He took up the Lord that tyde,
King Richard after did him never see :

Then they blew up the bewgles of brass,
That made many a wife to cry, alas !
And many a wives child father lesse ;
They shott of guns then very fast,
Over their heads they cou’d them throw ;
Arrow’s flew them between,
As thick as any hayle or snowe,
As then that time might plaine be seene.
Then Rees ap Thomas with the black raven
Shortly he brake their array ;
Then with thirty thousand fighting men
The Lord Pearcy went his way ;
The Duke of Northfolke wou’d have fledd with a good will
With twentye thousand of his company,
They went up to a wind millne upon a hill
That stood soe fayre and wonderousse hye,
There he met Sir John Savage, a royall knight,
And with him a worthy company.
To the death was he then dight,

And his son prisoner taken was he ;
Then the Lord Alroes began for to flee,
And so did many other moe.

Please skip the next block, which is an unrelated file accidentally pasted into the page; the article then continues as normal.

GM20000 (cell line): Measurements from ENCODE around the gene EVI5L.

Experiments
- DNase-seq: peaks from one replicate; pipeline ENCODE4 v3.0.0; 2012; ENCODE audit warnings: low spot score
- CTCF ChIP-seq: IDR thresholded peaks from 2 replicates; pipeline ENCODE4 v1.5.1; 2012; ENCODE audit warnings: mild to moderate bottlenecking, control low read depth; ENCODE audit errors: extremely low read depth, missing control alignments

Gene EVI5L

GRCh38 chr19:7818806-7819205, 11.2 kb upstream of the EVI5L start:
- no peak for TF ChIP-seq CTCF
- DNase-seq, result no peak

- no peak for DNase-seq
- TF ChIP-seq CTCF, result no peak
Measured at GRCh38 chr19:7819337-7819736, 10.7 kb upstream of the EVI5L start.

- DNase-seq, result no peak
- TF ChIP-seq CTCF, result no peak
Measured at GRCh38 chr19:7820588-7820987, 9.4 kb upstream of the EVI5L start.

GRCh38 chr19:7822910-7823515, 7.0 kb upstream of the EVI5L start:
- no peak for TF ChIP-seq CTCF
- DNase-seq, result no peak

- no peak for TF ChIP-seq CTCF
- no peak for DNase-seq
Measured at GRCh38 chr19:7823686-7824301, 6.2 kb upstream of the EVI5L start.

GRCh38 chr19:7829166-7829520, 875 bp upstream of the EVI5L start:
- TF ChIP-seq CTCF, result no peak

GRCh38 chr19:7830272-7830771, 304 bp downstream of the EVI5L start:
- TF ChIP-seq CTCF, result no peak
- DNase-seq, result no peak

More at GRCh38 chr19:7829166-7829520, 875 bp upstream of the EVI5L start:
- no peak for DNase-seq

When King Richard that sight did see,
In his heart he was never soe woe ;
I pray you, my merry men, be not away,
For upon this field will I like a man dye,
For I had rather dye this day,
Then with the Standley prisoner for to be.

A knight to King Richard can say there,
Good Sir William of Harrington,
He said, Sir King, it hath no peere
Upon this feild to death to be done,
For there may no man these dints abide ;
Low, your horse is ready at your hand ;
Sett the crown upon my head that tyde,
Give me my battle ax in my hand ;
I make a vow to mild Mary that is so bright,
I will dye the King of merry England.
Besides his head they hewed the crown down right,
That after he was not able to stand ;
They dunge him downe as they were woode,
The beat his bassnet to his head,
Untill the braine came out with bloode ;
They never left him till he was dead.
Then carryed they him to Leicester,
And pulled his head under his feet.

Bessye mett him with a merry cheere,
And with these words she did him greete :
How like you the killing of my brethren dear ?
Welcome, gentle uncle, home !
Great solace it was to see and hear,
When the battle it was all done.
I tell you masters without lett,
When the Red Ross so fair of hew
And young Bessy together mett,
It was great joy I say to you.


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The Will of Sir James Harrington

Our historian Mike Ingram recently acquired the will of Sir James Harrington of Wolfage Manor.


Extracted from the Principal Registry of the Probate Division of Her Majesty’s High Court of Justice. In the Prerogative Court of Canterbury.